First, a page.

- You might consider filtering or other parental controls for your devices
- If you come across content that is inappropriate or illegal report it
If you have seen something online that makes you or your child uncomfortable – think about contacting support or counselling services
Cyberbullying can impact everyone differently – read on to find out more about cyberbullying, its impacts and what you can do.
What is it?
Cyberbullying is when someone uses technology or the internet to send mean, harmful or upsetting messages, comments, pictures or videos to another person or about that person.
This can be done by an individual or group you may or may not know. Cyberbullying may involve ‘trolling’, abusive language, intimidation, threats and humiliation.
It is challenging to prevent as most people have 24/7 direct access to mobile phones and the internet. It can occur outside of school and after hours.
Why should I be aware?
The emotional and psychological impact of cyberbullying can be devastating for victims.
Cyberbullying can have lasting effects which impact everyone differently. Some people may experience anxiety and depression as a result of being cyberbullied. In extreme cases, cyberbullying may make people feel they don’t want to go on.
There could even be legal consequences for harassing or threatening someone online.
If your child is being bullied
In the first instance cyberbullying should be reported to the website, app or social media platform on which the cyberbullying has occurred.
Collect evidence of cyberbullying and include it when submitting a report. Examples of evidence you could collect include screenshots, videos, chat logs and web addresses.
Keep a record of this report and the date and time that it was submitted.
If the content is not removed within 48 hours, you can also make a complaint to the Office of the eSafety Commissioner. They can help you to work with social networking sites to remove serious cyber bullying content. Visit Office of the eSafety Commissioner for more information.
These tips may help if your child is currently experiencing cyberbullying:
- Make sure your child knows how to block on every site or service they use.
- Help them to build resilience against one-off incidents.
- Talk to your child about their behaviour and the importance of being respectful to others online and offline.
- Remind them there is always someone to talk to, even if they don’t feel like talking to you. Asking for help is a good thing! If you believe a child is in immediate danger or risk, call 000 or your local police.
What else can I do?
If your child has seen online content that is upsetting, or had an uncomfortable experience with someone online, they might need to talk to someone about it. Visit our support page for where to get help.
You can also help them develop skills and strategies for avoiding cyberbullying and for creating a culture which does not tolerate bullying in any form.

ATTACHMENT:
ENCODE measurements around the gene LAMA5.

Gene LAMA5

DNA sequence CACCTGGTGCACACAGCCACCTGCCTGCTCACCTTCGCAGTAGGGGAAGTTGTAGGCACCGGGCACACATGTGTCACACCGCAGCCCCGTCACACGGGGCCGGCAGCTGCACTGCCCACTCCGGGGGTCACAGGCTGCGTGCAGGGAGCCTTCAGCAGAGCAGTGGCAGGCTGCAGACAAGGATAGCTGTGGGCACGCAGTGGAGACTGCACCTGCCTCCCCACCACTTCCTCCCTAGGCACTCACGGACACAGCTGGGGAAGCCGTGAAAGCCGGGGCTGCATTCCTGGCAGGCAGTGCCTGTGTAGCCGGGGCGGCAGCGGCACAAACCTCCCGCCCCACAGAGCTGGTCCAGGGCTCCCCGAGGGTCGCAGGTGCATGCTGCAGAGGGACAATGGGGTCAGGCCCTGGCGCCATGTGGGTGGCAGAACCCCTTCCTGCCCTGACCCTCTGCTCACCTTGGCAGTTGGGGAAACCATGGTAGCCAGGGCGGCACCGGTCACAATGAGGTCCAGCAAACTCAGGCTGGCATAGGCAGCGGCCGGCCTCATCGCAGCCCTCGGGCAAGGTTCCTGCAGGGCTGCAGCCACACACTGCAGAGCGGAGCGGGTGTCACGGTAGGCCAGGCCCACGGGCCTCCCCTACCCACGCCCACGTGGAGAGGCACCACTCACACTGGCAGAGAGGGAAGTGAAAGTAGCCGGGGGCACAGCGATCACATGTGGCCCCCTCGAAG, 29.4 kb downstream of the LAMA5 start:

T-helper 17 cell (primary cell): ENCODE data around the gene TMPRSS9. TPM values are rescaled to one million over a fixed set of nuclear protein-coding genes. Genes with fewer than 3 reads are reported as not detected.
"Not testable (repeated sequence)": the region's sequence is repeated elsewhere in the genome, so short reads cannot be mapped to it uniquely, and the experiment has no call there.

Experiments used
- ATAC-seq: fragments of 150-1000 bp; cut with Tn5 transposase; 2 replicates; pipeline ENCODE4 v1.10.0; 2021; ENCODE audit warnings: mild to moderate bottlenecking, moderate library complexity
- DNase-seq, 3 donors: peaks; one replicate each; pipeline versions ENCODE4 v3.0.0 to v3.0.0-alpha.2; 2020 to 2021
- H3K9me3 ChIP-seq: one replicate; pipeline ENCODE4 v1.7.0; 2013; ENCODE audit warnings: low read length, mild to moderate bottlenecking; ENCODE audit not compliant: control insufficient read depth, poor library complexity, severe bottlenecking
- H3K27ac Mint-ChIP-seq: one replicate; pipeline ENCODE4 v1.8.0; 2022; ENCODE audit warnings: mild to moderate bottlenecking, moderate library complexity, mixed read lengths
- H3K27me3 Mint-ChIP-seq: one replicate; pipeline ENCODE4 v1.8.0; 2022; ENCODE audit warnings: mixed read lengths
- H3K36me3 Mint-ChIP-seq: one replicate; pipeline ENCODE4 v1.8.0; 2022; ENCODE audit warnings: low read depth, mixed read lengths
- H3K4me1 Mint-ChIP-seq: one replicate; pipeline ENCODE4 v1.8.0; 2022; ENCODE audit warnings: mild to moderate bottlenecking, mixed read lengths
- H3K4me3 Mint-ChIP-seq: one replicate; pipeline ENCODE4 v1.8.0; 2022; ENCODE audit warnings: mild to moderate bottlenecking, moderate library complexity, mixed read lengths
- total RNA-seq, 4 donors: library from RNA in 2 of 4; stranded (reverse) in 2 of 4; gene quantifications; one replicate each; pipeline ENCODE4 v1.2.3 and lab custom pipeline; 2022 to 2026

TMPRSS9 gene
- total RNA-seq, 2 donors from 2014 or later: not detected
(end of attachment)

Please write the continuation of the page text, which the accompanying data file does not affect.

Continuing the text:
Our advice for children and young people is:
Don’t start it – Cyberbullying is never acceptable. Think before you post something mean, or send someone a hurtful message.
Don’t be a part of it! As a bystander, you can do something to stop cyberbullying. If someone tries to get you involved in cyberbullying, say NO.
Don’t let it get out of control! You need to tell someone if you are being cyberbullied so that they can help you to make it stop.
Stand up! Be an active bystander and tell a trusted adult if you see cyberbullying occurring.
Personal image sharing (sexting)
Once you hit ‘send’, you never know where your personal images might end up.
Read on to find out more about personal image sharing (sexting).
What is it?
Personal image sharing or ‘sexting’ is the creating, sharing, sending or posting of sexually explicit messages or images via the internet, mobile phones or other electronic devices.
Other terms used to describe sexting include sending pics or nudes (N00dz).
Young people may engage in this behaviour for various reasons including intimacy with their partner, in the hope to gain a partner, the belief that it is the ‘norm’ in young relationships gained from seeing other young people to do it, the media, or through exposure to pornography.
Ghost, decoy or vault apps can be used to hide images on smartphones. Popular choices include the Secret Calculator, Hide It Pro and NQ Vault.
There is also a trend toward apps for sharing ‘erasable’ media, where young people send images believing that they ‘disappear’ after a short time (Snapchat is a popular example of this). However, entire deletion cannot be guaranteed.
From research conducted, there are varying statistics about the incidence of sharing personal sexual content, meaning results are difficult to quantify. However, they suggest that most sexting behaviour is consensual and that young people don’t believe known consequences affect them.
Why should I be aware?
Once you’ve taken and shared an image, you lose control of who sees it and where it ends up. Not everyone will respect your privacy and keep your photos private.
Relationships can break down over time, so while you might be happy for someone to have your personal image or video today, tomorrow might be a different story.
If you share someone else’s content, you are breaking their trust. If the person is under 18, you might also be committing a crime.
Not only can the sharing of this content impact on relationships, it can also impact on reputation, future career prospects and may involve potential criminal charges (depending on the content – see Online Child Exploitation for more information).
Young people need to be aware of what messages they are sending about themselves that may appeal to online child sex offenders, potentially leaving them at risk of online grooming or unwanted contact.
What to do if you receive an image?